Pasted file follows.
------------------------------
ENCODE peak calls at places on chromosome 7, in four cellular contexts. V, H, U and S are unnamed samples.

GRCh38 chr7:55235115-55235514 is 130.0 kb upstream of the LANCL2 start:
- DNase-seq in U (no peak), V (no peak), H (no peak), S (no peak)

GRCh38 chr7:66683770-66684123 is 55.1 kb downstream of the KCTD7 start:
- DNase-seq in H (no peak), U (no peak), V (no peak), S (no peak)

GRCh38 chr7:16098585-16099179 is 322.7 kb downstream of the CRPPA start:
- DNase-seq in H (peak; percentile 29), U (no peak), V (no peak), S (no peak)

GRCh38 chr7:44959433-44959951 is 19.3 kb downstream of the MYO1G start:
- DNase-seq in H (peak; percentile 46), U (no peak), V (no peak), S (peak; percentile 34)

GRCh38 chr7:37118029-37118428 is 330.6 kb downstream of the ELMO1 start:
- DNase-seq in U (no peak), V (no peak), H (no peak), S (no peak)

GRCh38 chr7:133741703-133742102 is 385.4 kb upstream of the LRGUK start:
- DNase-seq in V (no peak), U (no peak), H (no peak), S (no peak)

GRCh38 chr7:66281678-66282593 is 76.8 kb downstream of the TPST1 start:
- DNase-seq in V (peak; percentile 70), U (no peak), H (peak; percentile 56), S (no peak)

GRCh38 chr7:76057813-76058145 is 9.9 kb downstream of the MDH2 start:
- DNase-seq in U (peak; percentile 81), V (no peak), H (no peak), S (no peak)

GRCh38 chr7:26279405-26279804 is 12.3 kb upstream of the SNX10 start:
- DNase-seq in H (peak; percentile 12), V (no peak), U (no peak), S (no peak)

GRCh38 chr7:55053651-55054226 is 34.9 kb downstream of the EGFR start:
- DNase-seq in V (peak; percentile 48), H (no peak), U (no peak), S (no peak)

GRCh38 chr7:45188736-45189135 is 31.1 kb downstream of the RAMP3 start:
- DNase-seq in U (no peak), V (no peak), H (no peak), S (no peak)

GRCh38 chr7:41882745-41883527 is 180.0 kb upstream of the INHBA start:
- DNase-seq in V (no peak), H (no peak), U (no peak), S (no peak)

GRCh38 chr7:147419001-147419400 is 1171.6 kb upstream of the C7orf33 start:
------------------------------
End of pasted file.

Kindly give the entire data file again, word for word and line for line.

ENCODE peak calls at places on chromosome 7, in four cellular contexts. V, H, U and S are unnamed samples.

GRCh38 chr7:55235115-55235514 is 130.0 kb upstream of the LANCL2 start:
- DNase-seq in U (no peak), V (no peak), H (no peak), S (no peak)

GRCh38 chr7:66683770-66684123 is 55.1 kb downstream of the KCTD7 start:
- DNase-seq in H (no peak), U (no peak), V (no peak), S (no peak)

GRCh38 chr7:16098585-16099179 is 322.7 kb downstream of the CRPPA start:
- DNase-seq in H (peak; percentile 29), U (no peak), V (no peak), S (no peak)

GRCh38 chr7:44959433-44959951 is 19.3 kb downstream of the MYO1G start:
- DNase-seq in H (peak; percentile 46), U (no peak), V (no peak), S (peak; percentile 34)

GRCh38 chr7:37118029-37118428 is 330.6 kb downstream of the ELMO1 start:
- DNase-seq in U (no peak), V (no peak), H (no peak), S (no peak)

GRCh38 chr7:133741703-133742102 is 385.4 kb upstream of the LRGUK start:
- DNase-seq in V (no peak), U (no peak), H (no peak), S (no peak)

GRCh38 chr7:66281678-66282593 is 76.8 kb downstream of the TPST1 start:
- DNase-seq in V (peak; percentile 70), U (no peak), H (peak; percentile 56), S (no peak)

GRCh38 chr7:76057813-76058145 is 9.9 kb downstream of the MDH2 start:
- DNase-seq in U (peak; percentile 81), V (no peak), H (no peak), S (no peak)

GRCh38 chr7:26279405-26279804 is 12.3 kb upstream of the SNX10 start:
- DNase-seq in H (peak; percentile 12), V (no peak), U (no peak), S (no peak)

GRCh38 chr7:55053651-55054226 is 34.9 kb downstream of the EGFR start:
- DNase-seq in V (peak; percentile 48), H (no peak), U (no peak), S (no peak)

GRCh38 chr7:45188736-45189135 is 31.1 kb downstream of the RAMP3 start:
- DNase-seq in U (no peak), V (no peak), H (no peak), S (no peak)

GRCh38 chr7:41882745-41883527 is 180.0 kb upstream of the INHBA start:
- DNase-seq in V (no peak), H (no peak), U (no peak), S (no peak)

GRCh38 chr7:147419001-147419400 is 1171.6 kb upstream of the C7orf33 start: